Thursday, April 24, 2014

One Sentence Reviews of 2014 Movies

For a variety of reasons that I don't want to ramble on about here, I've been absolutely putrid at putting up movie reviews on the site. This means that the only way to get my thoughts on several new releases is to scour the internet and hope you've found the review that I ghost wrote. Since the whole point of that style of writing is to be anonymous it will likely be a futile and pointless effort.

In order to kick-off my latest effort to house my movie reviews on this blog that will lead to enough reviews to eventually apply for the Online Critics Society, I want to present all the 2014 pictures I've previously ghost reviewed. Since many of these are a few months old, I can't write a quality full review (and besides the time it takes to write some of the higher quality ones would mean a pretty massive backlog again for content), but instead will try to capture my opinion on the pictures with a single (run-on) sentence. It will be an interesting challenge to try to convey the essence of a movie without delving into too much detail.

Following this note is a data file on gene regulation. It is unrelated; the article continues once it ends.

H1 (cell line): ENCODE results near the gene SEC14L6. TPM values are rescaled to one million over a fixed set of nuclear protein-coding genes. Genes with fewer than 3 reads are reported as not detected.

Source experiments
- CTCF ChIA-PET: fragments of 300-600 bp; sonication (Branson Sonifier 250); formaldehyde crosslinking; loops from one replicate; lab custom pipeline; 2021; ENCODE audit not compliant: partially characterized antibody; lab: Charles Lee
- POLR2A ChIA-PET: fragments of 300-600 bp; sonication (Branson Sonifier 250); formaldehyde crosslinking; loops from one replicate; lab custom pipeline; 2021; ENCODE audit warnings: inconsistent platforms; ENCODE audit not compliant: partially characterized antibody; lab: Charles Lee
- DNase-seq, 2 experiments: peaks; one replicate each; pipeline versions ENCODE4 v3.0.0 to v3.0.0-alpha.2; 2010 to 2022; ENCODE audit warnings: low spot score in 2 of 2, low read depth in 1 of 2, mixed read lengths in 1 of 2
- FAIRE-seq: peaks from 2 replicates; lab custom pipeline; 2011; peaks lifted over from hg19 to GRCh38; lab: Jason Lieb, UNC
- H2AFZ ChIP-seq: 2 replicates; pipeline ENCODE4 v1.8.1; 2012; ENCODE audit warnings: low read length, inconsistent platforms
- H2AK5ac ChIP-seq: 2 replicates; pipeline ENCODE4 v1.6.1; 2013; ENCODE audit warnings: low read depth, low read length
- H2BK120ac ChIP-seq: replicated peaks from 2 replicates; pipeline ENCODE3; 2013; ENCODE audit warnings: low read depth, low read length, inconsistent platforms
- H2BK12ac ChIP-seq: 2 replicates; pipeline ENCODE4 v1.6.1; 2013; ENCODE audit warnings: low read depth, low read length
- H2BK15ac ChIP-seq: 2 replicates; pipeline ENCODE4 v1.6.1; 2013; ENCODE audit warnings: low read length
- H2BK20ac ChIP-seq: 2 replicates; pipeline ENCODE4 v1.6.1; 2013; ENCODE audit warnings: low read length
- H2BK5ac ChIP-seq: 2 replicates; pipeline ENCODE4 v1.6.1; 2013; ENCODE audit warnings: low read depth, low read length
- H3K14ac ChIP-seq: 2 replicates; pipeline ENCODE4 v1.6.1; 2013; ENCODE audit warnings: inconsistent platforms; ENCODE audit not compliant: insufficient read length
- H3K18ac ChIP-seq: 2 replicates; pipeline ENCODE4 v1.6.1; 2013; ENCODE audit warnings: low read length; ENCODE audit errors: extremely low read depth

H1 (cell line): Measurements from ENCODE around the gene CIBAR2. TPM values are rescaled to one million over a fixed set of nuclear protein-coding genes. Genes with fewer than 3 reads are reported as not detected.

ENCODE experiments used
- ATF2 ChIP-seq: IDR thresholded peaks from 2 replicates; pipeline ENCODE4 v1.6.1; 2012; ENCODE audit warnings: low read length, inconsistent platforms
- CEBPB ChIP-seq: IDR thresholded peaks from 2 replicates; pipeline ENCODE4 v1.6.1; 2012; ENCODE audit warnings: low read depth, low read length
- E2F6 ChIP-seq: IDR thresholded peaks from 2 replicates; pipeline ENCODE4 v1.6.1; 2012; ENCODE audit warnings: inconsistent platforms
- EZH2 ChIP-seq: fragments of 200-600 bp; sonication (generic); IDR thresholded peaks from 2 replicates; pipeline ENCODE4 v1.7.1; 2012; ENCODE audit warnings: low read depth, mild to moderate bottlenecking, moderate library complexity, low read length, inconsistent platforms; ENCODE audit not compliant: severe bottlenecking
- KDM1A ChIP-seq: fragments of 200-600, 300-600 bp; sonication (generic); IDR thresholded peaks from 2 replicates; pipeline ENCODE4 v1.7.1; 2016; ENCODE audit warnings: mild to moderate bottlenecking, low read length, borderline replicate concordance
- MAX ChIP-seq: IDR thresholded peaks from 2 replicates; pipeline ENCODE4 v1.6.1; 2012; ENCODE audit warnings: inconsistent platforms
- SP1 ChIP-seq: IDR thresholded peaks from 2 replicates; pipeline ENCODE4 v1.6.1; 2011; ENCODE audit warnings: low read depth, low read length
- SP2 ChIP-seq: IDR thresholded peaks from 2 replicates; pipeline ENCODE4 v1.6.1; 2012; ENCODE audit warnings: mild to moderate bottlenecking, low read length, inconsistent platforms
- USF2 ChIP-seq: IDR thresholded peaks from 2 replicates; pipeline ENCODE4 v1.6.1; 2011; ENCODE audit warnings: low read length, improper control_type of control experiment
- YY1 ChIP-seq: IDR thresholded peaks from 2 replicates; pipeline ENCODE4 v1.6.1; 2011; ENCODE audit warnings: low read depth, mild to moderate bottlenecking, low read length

Some of these pictures really do deserve fully written reviews. I hope to re-watch them someday and then write out some deeper thoughts. For other pictures on this list, a one time viewing was far too many times. Also to aid me in the process, I'll be attaching my four star rating that I initially gave each picture. My ratings have altered for a few of these pictures after I had time to dwell on them, but I've decided to stick with the original rating until I have a chance to re-watch and reassess.

Anyway, this is how 2014 has shaped up so far. I've ranked the pictures in the order that I've seen them from the first to the most recent.